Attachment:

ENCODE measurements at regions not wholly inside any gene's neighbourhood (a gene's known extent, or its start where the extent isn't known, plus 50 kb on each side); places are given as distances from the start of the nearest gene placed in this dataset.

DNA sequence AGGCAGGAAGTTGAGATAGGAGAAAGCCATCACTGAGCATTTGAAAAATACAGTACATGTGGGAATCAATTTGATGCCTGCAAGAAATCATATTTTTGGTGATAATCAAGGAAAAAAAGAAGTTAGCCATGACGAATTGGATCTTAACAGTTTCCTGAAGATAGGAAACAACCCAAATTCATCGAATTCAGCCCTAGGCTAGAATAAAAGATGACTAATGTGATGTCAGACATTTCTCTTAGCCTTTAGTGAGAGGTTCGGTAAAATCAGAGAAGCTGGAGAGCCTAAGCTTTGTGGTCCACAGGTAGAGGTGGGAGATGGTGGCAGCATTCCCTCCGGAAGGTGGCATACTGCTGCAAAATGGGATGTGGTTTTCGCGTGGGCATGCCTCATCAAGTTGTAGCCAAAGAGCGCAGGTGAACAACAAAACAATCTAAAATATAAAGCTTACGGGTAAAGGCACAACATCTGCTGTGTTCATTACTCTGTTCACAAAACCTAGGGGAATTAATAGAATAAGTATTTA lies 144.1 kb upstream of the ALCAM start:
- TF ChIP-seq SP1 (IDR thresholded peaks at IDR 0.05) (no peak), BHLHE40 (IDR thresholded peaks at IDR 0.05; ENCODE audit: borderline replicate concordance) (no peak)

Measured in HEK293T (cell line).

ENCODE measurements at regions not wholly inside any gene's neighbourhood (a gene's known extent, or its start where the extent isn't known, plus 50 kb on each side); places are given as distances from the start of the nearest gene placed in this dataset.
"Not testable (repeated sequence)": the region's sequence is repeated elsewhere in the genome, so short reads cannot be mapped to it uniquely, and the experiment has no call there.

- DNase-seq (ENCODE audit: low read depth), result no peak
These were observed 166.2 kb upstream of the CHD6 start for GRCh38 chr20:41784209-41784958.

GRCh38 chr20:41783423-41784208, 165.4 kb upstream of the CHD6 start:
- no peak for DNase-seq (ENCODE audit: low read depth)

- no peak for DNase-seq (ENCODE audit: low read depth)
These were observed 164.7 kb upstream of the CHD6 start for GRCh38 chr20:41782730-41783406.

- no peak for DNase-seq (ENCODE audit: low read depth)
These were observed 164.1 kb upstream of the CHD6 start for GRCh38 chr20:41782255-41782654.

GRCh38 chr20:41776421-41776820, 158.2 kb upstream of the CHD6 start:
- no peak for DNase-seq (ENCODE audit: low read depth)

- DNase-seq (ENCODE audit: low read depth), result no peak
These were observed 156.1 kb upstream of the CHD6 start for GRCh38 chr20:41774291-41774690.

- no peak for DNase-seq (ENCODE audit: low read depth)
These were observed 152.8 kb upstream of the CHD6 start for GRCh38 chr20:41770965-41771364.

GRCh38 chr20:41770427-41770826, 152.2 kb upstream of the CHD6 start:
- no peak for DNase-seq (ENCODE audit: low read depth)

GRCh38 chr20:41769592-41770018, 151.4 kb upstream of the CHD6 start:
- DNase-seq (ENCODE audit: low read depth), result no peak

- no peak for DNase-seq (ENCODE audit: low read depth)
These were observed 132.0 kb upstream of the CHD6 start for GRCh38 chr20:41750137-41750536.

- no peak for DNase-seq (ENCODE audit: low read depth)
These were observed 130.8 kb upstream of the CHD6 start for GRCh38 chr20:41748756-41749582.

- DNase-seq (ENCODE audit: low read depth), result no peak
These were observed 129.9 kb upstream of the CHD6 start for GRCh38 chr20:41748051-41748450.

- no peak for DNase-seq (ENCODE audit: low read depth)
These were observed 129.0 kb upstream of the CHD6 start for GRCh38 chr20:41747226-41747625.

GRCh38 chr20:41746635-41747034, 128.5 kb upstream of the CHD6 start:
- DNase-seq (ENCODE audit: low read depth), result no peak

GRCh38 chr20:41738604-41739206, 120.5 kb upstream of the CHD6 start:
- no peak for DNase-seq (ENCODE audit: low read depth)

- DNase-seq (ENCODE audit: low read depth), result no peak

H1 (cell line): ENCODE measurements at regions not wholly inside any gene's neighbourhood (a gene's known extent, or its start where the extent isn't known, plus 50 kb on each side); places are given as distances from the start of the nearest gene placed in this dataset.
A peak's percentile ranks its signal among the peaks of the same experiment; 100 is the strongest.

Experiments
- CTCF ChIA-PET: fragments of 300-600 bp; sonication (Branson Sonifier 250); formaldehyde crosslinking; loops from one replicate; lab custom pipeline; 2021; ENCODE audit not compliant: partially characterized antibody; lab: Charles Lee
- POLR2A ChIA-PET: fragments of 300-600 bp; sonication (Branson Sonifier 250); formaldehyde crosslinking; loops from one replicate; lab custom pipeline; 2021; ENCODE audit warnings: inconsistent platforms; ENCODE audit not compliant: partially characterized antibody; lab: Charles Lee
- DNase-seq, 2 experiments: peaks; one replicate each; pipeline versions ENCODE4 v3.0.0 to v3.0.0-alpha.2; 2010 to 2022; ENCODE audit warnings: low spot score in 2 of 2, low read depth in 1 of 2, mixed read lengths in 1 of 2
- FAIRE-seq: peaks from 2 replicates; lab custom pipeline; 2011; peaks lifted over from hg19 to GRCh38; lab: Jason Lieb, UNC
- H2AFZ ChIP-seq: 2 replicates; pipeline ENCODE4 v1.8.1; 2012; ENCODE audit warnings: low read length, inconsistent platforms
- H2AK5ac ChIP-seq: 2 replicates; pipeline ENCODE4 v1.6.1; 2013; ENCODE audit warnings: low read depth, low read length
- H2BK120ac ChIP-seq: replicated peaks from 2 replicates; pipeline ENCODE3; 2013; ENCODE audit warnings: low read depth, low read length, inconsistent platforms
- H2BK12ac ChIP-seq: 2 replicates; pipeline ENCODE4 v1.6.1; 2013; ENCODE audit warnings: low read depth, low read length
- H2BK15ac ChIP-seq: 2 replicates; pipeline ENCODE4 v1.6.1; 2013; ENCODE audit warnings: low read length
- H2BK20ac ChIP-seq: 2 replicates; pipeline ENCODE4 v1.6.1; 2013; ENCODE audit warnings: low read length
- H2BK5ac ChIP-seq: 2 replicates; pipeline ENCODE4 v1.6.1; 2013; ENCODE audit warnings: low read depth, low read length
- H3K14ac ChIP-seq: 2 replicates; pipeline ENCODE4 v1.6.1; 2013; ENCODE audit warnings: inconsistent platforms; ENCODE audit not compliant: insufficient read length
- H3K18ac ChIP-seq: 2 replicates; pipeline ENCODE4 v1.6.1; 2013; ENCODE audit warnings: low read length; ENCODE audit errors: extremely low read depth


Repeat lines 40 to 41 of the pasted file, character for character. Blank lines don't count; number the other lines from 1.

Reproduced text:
Experiments
- CTCF ChIA-PET: fragments of 300-600 bp; sonication (Branson Sonifier 250); formaldehyde crosslinking; loops from one replicate; lab custom pipeline; 2021; ENCODE audit not compliant: partially characterized antibody; lab: Charles Lee